New Zealand is creating a marine sanctuary that is the size of France off the coast of the island, but the announcement is receiving a mixed reaction. According to RT.com, the announcement was made by the New Zealand Prime Minister at an UN General Assembly in New York.
The marine sanctuary will be located off the northeast coast of New Zealand, and it is the size of France. Within the protected area, there will be a ban on fishing and mining.
New Zealand Prime Minister John Key spoke openly about the zone during the UN General Assembly, according to the Christian Science Monitor.
“The Kermadec Ocean Sanctuary will be one of the world’s largest and most significant fully-protected areas. This is an area twice the size of our land mass and 50 times the size of our largest national park. It is truly a special place, and we want to keep it that way. The new sanctuary will preserve the home of a huge range of species – millions of sea birds and whales and dolphins, endangered turtles and thousands of species of fish and other marine life will be better protected.”
Two graphics shared on Twitter give an even better idea of the animals and places that will be protected within the zone.
— A Beautiful World (@ABWtweet) September 29, 2015
— Wildside New Zealand (@wildsidenz) September 28, 2015
The creation of this protected marine zone off New Zealand has received a lot of praise by conservationists, but fishermen that work those waters are not happy. This area would be completely off limits to them in the future, and this could have an impact on their earnings.
Several people involved in the New Zealand fishing industry have spoken up about the creation of this marine sanctuary. Chairman of Seafood New Zealand said, “With no forewarning from government, the industry needs time to consider the full implications.”
Charles Hufflett, the managing director of Solander Seafood and Fishing, spoke about the impact the fishing ban in the area would have on the tuna fishing industry. In 2013, tuna was the fourth largest seafood export from New Zealand. Hufflett spoke with The Wall Street Journal about the impact.
“They know an awful lot about moo cows and baa lambs, but nothing really about the different fish species. We have only really just developed a domestic tuna industry of any size and they are taking away this valuable area.”
On the opposite side of the issue, conservationists are definitely happy about the announcement made by John Key. Some could not contain their excitement about the news. Scoop New Zealand reported that the main campaigners for the Kermadec Ocean Sanctuary called the announcement “pretty damned exciting news.”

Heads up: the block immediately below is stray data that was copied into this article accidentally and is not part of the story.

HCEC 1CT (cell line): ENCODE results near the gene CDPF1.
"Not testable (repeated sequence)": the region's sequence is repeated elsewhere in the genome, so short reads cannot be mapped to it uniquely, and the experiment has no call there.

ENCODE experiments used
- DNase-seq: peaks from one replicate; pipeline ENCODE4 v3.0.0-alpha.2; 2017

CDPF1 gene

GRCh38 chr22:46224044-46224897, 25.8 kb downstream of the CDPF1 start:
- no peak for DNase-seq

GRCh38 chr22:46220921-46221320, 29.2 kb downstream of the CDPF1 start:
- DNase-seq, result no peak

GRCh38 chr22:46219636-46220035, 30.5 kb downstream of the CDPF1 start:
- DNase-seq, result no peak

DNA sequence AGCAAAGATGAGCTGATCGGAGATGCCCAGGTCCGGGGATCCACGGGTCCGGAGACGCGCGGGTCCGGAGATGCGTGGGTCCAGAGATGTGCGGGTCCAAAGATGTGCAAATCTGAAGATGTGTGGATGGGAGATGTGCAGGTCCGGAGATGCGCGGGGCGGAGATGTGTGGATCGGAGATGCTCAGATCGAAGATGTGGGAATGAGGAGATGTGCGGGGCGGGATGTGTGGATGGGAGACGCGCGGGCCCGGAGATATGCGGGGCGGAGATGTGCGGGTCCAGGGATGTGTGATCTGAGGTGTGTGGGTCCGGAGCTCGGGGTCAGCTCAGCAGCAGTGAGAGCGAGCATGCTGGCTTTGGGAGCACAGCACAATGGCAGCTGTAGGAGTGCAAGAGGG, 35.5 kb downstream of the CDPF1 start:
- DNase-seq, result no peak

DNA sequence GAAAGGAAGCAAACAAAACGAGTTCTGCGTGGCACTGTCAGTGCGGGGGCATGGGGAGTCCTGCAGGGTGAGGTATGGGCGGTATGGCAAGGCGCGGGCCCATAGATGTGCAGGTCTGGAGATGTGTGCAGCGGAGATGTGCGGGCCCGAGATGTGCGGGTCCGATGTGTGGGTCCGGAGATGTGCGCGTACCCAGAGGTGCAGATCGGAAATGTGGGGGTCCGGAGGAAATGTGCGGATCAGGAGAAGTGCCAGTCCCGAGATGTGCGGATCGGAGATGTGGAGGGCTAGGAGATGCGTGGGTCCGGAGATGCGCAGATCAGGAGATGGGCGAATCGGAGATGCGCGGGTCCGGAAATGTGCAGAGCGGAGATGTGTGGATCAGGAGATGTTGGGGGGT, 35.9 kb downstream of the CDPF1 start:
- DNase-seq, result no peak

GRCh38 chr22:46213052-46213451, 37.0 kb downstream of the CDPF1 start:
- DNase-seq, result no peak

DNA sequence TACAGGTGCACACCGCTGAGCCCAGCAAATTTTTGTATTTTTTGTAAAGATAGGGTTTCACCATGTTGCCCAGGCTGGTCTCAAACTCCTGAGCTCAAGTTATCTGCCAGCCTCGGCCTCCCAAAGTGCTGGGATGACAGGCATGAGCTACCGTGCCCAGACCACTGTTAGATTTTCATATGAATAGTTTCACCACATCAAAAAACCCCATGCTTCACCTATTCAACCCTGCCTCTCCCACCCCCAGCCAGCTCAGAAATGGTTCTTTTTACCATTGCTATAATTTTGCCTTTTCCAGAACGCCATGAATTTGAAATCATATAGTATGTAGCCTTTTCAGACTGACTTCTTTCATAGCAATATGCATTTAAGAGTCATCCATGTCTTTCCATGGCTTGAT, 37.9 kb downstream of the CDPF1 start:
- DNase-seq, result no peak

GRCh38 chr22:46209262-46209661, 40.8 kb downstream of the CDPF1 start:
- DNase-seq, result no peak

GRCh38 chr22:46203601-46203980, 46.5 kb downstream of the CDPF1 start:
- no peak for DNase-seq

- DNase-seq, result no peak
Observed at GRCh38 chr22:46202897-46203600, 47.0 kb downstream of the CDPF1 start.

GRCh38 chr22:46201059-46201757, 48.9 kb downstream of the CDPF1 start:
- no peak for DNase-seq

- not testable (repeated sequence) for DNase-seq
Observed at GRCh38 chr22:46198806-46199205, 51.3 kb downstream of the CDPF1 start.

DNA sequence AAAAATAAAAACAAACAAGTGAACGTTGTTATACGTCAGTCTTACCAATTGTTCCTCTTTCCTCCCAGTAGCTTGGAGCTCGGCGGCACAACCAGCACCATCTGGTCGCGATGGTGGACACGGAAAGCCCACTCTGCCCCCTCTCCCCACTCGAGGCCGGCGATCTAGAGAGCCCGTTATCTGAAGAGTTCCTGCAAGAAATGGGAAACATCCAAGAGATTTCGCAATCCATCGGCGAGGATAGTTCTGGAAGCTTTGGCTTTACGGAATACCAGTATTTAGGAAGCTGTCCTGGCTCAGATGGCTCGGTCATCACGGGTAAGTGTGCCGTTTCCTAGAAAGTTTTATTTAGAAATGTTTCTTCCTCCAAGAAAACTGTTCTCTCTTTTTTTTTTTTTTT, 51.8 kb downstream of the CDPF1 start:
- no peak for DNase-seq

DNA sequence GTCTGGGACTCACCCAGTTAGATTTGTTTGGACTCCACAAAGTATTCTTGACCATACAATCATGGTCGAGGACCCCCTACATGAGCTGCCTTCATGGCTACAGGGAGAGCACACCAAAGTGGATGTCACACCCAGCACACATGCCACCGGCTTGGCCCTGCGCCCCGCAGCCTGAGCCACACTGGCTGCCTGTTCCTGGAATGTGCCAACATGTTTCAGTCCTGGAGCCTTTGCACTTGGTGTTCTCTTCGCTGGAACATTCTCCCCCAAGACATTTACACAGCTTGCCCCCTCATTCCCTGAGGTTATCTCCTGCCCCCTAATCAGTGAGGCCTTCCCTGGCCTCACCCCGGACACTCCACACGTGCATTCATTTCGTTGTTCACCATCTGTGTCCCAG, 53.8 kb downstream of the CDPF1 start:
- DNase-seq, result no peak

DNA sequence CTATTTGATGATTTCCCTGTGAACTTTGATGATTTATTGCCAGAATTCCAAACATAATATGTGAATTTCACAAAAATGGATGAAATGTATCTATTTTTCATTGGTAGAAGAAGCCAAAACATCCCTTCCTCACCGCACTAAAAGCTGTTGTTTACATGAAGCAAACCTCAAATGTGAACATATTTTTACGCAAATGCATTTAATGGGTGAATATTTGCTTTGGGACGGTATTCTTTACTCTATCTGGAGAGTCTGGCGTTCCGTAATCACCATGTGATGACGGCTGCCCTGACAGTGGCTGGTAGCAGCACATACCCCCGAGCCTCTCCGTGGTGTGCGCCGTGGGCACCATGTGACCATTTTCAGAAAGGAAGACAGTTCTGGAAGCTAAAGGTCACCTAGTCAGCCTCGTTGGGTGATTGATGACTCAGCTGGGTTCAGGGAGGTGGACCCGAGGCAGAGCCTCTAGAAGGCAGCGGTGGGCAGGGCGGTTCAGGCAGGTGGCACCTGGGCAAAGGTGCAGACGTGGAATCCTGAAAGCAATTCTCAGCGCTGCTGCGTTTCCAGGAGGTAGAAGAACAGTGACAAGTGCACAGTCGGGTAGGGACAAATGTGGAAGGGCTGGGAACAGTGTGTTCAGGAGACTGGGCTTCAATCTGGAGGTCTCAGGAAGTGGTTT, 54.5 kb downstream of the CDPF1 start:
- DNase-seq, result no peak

— Intl. Business Times (@IBTimes) September 29, 2015
Chris Howard, WWF New Zealand’s chief executive, praised the announcement. He said, “We congratulate the government for taking decisive action to protect this incredibly special area from mining and fishing. This decision puts New Zealand back at the forefront of marine protection on the global stage.”
Matt Rand, director of the Pew Charitable Trust, revealed the global plan when it comes to protecting the world’s oceans. According to the Guardian, he said the plan is to safeguard 30 percent of the world’s oceans by turning them into marine sanctuary areas like this one announced this week.
On social media, the reaction to the creation of the marine sanctuary is highly positive. The announcement received praise by many Twitter users.
Wonderful! NZ create 620000 km2 Ocean Sanctuary in Kermadec region. More exciting ocean conservation news coming soon pic.twitter.com/YWnXRPI21P
— Richard Branson (@richardbranson) September 28, 2015
— CA AcademyOfSciences (@calacademy) September 29, 2015
Yippee – the Kermadec ocean sanctuary will be a 620,000 square kilometre no-take zone pic.twitter.com/ZNKCA8Rz2y
— Alison Ballance (@AlisonBallance) September 29, 2015
— Steph B. Borrelle (@PetrelStation) September 28, 2015
— Kimberley Collins (@kimi_collins) September 28, 2015
Kermadec sanctuary is good move. Labour campaigned for this last term. One of most diverse marine areas on planet. http://t.co/kSRZKdDEAb
— Grant Robertson (@grantrobertson1) September 28, 2015
What do you think about this announcement? Is this conservation effort a step in the right direction?